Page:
13 Weird Tricks to Clean Your Car
We found simple, cheap, unexpected tips on how to wash your car to keep it cleaner for longer.
Adapted by Damon Beres from More Extraordinary Uses for Ordinary Things
Hair conditioner for shine
Wash your car with a hair conditioner containing lanolin. You'll become a believer when you see the freshly waxed look, and when you find that the surface will repel rain.
Fizz windshields clean with cola
When it rains after a long dry spell, a dirty windshield turns into one big mess. Get rid of streaks and blotches by pouring cola over the glass. (Stretch a towel along the bottom of the windshield to protect hood paint.) The bubbles in the cola will fizz away the grime. Just be sure to wash the sticky cola off thoroughly or your cleaning efforts will end up attracting dust and dirt.
Vodka on the job
When your windshield-washer reservoir needs filling, raid the liquor cabinet to make your own washing fluid. In a screw-top gallon jug, mix 3 cups vodka (the cheapest you can find) with 4 cups water and 2 teaspoons liquid dishwashing detergent. Screw on the cap and shake well, then pour as much fluid as needed into the reservoir.
Shine those car lights
Keep your headlights polished (and yourself, safe) by applying window cleaner and rubbing vigorously with an old pair of panty hose.
A one-step window cleaner
Clean your windshield and car windows by rubbing them with baby wipes stored in your glove compartment. What could be easier?
No windshield washing fluid?
If the reservoir is empty (and doesn't it always seem to be?), use an unlikely substitute to clean your windshield: feminine hygiene maxi-pads, a box of which you could stash in the trunk. Hold a pad on the sticky side and rub the windshield vigorously. The glass will really shine once you've wiped it to the max.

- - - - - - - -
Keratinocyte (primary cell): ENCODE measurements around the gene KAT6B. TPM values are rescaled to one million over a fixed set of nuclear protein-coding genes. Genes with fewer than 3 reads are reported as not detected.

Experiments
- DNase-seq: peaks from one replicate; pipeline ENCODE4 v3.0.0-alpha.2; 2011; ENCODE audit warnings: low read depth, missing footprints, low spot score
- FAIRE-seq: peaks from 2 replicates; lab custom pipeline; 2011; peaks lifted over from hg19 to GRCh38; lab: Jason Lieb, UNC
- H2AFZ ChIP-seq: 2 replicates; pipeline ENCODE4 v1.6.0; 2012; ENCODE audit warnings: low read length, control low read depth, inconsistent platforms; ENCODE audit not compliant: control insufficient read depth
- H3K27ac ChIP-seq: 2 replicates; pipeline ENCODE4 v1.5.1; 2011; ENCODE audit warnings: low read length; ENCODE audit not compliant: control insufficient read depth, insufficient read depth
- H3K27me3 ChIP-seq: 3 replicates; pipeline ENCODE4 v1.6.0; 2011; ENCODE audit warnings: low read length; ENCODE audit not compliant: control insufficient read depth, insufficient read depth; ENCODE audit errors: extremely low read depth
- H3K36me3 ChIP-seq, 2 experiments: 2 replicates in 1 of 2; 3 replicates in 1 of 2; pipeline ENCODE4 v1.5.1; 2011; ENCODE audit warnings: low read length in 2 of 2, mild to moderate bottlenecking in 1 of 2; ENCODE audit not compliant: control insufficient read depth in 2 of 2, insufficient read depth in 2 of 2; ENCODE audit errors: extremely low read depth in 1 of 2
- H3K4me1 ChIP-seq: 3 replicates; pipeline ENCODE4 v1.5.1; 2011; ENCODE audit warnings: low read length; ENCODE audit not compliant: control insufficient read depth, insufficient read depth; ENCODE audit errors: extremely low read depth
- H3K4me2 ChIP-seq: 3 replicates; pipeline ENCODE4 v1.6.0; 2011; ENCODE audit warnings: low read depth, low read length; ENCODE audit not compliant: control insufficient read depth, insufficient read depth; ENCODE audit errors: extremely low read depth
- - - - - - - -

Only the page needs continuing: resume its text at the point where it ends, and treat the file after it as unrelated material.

Clean your blades
If your windshield wiper blades get dirty, they'll streak the glass instead of keeping it clean and clear. Make a solution of 1/4 cup household ammonia to 1 quart cold water. Gently lift the blades, and wipe both sides with a soft cloth or paper towel soaked in the solution. Then wipe the blades with a dry cloth before lowering them into place.
You can see clearly now
Add 1/4 cup household ammonia to 1 quart water, pour it into a plastic bottle with a water-tight cap, and keep it in your car for washing the windshield and windows. As soon as your windshield begins to get dirty, take out the solution and apply it with a sponge; then dry the windshield with a soft cloth or paper towels.
Baking-soda car cleaner
Pour 1/4 cup baking soda into a gallon-sized jug, then add 1/4 cup dishwashing liquid and enough water to fill the jug almost to the top. Screw on the cap, shake well, and store the concentrate for later use. When it comes time to wash the car, shake the jug vigorously and then pour 1 cup of cleaner base into a 2-gallon water pail. Fill the pail with warm water, stir to mix, and your homemade cleaning solution is ready to use.
Banish back-road dirt
In many rural areas, so-called oil roads (some unpaved, others semi-paved) are sprayed with oil to control blowing sand and dust. If you find yourself driving along one of these back roads, your windshield may end up coated with oily grime. To cut through the muck, sprinkle cream of tartar over the windshield, and then wipe the glass down with soapy water, rinse well, and dry.
A surprising no-wax washer
Add 1 cup kerosene to a 3-gallon pail filled with water and then sponge the solution over your car. You won't have to spray the car before washing or rinse or wax it once you're done. And the next time it rains, rainwater will bead up and roll off the car, lessening the likelihood of rusting.
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Watch the heat
Washing your car when it's too hot—right after you've been driving it, for example, or when it's been parked in direct sunlight—can result in soapy splotches and deposits, says Consumer Reports.
Avoid air drying
Also according to Consumer Reports, air drying your car—or driving it around while it's wet—after washing can leave unsightly watermarks on its exterior. Use a chamois or a soft terry cloth, plus a squeegee to soak excess water up—just make sure it doesn't pick up dirt that can scratch the vehicle.
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